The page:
Greubel and Forsey’s 30-degree inclined tourbillon rotates in one-minute circuits to ensure the hairspring cycles through its gravity-induced fast and slow breathing in equal amounts of time. A second tourbillon making one circuit every four minutes spins the balance assembly on a different axis than the inner cage. As a result, whether on the wrist or stationary on a dresser through the night, the Double Tourbillon 30° functions somewhat like a pocket watch tourbillon.
Additional refinements include a free-sprung balance adjusted in six positions, a Phillips overcoil for the hairspring, a full bridge to better brace the tourbillon against shock, and twin mainspring barrels operating in series to apply a flatter torque curve to the operation of the escapement.
Despite spectacular results, Greubel Forsey’s chronometric achievements never have received the same attention as the company’s extravagant design and baroque finishing.
Greubel Forsey Double Tourbillon 30°: design
The Double Tourbillon 30° is a massive presence on the wrist. Robert Greubel takes the design lead while Stephen Forsey focuses on engineering, but both men have a taste for overpowering wrist presence. Incredible as it may seem, the original 43.5 mm Double Tourbillon is something of a mid-size machine by subsequent Greubel Forsey standards.
The Double Tourbillon 30°’s case is both massive and intricate. Most online photos fail to capture the watch’s subtle details, including the black-polished concave lugs. The lugs are welded into place by hand and then manually finished to ensure a clean visual break with the case profile; this is an old-school and laborious method of case making, but it’s possible when your manufacture builds just 100 to 120 watches per year.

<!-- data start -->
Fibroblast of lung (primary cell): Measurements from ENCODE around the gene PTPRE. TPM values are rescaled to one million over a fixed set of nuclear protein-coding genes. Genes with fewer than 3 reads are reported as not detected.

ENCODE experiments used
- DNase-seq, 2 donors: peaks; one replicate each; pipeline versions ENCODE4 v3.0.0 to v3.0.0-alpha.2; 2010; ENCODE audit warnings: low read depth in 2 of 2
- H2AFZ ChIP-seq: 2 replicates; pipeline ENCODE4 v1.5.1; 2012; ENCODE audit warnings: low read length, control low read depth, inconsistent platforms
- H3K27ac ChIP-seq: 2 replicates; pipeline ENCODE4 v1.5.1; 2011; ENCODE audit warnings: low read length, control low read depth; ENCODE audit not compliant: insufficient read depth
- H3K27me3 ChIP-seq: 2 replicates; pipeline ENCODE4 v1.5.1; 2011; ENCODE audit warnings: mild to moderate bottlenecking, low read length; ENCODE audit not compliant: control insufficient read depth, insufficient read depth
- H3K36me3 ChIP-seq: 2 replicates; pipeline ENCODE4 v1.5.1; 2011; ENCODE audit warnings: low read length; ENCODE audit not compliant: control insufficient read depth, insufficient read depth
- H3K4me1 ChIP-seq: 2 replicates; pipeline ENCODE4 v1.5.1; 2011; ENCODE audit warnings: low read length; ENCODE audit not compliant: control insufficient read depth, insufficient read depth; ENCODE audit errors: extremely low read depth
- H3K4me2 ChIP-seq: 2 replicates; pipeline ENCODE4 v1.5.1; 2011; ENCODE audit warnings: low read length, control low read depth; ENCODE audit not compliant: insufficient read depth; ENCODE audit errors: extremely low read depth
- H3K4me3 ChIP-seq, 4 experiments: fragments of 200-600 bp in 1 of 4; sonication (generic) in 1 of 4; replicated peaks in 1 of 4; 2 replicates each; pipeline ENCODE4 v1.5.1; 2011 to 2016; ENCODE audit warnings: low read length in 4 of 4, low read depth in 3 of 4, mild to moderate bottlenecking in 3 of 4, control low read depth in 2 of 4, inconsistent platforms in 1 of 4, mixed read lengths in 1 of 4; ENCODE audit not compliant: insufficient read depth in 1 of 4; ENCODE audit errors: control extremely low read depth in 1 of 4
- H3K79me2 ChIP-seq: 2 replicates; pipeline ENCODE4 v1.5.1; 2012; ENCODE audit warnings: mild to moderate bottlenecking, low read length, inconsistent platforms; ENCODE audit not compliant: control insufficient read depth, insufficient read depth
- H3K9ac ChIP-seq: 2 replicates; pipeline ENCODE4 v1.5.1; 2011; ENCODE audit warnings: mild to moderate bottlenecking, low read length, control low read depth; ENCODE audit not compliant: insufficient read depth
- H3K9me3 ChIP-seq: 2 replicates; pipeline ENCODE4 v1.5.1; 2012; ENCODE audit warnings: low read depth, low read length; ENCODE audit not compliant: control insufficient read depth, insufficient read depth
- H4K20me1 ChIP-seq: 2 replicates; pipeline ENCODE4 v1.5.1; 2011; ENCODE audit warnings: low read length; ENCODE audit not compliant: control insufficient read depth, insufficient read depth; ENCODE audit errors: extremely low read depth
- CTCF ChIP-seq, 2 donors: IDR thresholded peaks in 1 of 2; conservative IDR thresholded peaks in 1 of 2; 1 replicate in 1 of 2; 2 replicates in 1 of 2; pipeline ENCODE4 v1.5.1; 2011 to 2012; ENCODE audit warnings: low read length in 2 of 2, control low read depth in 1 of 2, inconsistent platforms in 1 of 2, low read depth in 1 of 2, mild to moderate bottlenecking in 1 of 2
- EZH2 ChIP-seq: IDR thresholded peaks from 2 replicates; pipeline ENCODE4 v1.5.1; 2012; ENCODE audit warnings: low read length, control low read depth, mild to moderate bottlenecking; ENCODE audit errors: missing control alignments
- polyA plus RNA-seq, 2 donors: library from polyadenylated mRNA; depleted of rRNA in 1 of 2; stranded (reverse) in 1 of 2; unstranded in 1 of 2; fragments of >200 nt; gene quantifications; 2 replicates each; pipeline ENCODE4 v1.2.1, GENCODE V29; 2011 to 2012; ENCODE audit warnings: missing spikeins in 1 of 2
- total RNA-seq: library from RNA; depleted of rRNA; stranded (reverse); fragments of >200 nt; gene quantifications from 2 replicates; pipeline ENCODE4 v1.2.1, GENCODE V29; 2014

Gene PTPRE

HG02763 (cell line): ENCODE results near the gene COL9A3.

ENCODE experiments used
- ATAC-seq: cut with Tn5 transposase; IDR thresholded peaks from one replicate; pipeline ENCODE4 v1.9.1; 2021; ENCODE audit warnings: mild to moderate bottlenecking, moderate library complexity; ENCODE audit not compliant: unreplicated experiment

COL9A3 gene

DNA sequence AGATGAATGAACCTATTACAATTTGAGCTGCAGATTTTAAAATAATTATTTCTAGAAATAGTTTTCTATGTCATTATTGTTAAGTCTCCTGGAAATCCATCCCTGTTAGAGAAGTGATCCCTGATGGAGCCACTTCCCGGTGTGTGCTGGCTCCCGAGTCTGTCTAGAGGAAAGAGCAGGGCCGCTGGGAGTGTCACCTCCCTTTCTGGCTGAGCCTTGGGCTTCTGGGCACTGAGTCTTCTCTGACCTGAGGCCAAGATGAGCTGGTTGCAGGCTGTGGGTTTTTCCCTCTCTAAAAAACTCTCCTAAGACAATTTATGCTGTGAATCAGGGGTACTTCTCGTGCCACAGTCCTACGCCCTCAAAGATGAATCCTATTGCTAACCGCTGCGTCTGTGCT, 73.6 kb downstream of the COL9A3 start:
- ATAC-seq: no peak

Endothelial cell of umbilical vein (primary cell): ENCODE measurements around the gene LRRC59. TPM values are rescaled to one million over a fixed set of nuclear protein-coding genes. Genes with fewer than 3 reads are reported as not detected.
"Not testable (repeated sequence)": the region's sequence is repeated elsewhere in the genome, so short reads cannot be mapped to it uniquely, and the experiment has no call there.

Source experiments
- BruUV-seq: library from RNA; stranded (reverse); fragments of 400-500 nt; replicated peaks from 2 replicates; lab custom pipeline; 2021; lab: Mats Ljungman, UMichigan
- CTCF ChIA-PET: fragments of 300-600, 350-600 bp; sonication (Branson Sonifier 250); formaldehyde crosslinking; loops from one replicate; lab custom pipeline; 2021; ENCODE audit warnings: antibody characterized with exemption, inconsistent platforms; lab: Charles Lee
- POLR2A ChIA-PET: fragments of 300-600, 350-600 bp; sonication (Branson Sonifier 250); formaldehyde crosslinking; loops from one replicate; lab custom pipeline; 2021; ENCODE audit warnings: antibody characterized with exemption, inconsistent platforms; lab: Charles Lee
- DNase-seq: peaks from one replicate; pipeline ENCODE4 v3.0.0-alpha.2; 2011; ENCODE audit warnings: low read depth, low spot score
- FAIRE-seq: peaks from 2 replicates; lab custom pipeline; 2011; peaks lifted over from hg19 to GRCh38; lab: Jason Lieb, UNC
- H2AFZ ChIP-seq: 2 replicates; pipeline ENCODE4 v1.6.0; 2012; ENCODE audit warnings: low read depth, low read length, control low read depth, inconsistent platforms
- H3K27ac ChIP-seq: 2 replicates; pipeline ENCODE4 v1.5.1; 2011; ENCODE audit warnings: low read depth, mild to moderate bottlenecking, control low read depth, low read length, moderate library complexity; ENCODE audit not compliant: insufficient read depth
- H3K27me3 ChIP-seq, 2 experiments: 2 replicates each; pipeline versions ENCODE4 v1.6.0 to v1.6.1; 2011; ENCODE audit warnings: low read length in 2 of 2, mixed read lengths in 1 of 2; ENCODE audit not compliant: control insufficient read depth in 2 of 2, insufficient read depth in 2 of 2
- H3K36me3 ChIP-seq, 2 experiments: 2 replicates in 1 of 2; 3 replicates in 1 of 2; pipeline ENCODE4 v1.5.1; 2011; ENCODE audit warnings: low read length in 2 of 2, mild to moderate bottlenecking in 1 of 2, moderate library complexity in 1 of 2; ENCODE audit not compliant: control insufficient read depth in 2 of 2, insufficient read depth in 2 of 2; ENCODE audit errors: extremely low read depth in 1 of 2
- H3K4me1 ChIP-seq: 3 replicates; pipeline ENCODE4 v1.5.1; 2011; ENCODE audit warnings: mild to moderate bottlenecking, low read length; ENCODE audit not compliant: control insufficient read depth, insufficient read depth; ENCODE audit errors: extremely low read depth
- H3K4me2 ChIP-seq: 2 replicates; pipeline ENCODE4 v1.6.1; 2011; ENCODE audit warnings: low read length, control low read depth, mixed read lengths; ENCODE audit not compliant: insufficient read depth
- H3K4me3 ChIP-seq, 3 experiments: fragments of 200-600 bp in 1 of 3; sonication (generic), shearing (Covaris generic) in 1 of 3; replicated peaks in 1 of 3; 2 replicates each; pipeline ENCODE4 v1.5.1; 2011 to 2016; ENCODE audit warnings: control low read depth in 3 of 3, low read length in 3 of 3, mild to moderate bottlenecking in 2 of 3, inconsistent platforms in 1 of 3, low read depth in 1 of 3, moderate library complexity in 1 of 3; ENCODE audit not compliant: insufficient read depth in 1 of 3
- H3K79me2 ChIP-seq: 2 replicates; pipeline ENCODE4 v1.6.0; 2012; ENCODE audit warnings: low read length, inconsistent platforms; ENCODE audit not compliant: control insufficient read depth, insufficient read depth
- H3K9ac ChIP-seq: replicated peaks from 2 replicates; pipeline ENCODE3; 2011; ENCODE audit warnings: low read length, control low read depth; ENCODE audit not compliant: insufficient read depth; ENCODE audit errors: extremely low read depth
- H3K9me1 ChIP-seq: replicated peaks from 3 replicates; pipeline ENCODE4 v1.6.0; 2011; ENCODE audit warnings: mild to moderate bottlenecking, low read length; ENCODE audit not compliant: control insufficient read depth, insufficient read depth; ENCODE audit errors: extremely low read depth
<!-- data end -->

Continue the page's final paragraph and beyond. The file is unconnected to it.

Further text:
Also worth highlighting is the sine wave that encircles the Double Tourbillon 30°’s case band. This postmodern flourish is Robert Greubel’s nod to the oscillating heart of the tourbillon and the defining innovation of the watch.
Dial side, the DT 30° followed 2000s norms and put the tourbillon assembly front and center. At bottom, the twin tourbillon cages perform a synchronized pirouette while the escapement beats at 3 Hz. The tourbillon cages are tall, and their supporting bridge is a mile wide. Hand-finishing includes black polish, sharp interior angles where bevels meet, and mirrored anglage as broad as the beam of a battleship.
Every screw retaining the parts of this caliber is black polished on its top and chamfered down its slot and around its circumference. A fired-blue steel wheel with four serpentine arms acts as the running seconds indicator for the four-minute tourbillon.
Greubel Forsey reserves the upper half of the dial for most practical displays as well as branding. The hours, minutes, and small seconds share space with a power reserve indicator. This indicateur de réserve de marche traces the 72-hour power reserve of Caliber GF02. Given cost-no-object fabrication, the scale for the power reserve needle is crafted from white gold, finished by hand, and then lacquer-filled to create the numerals.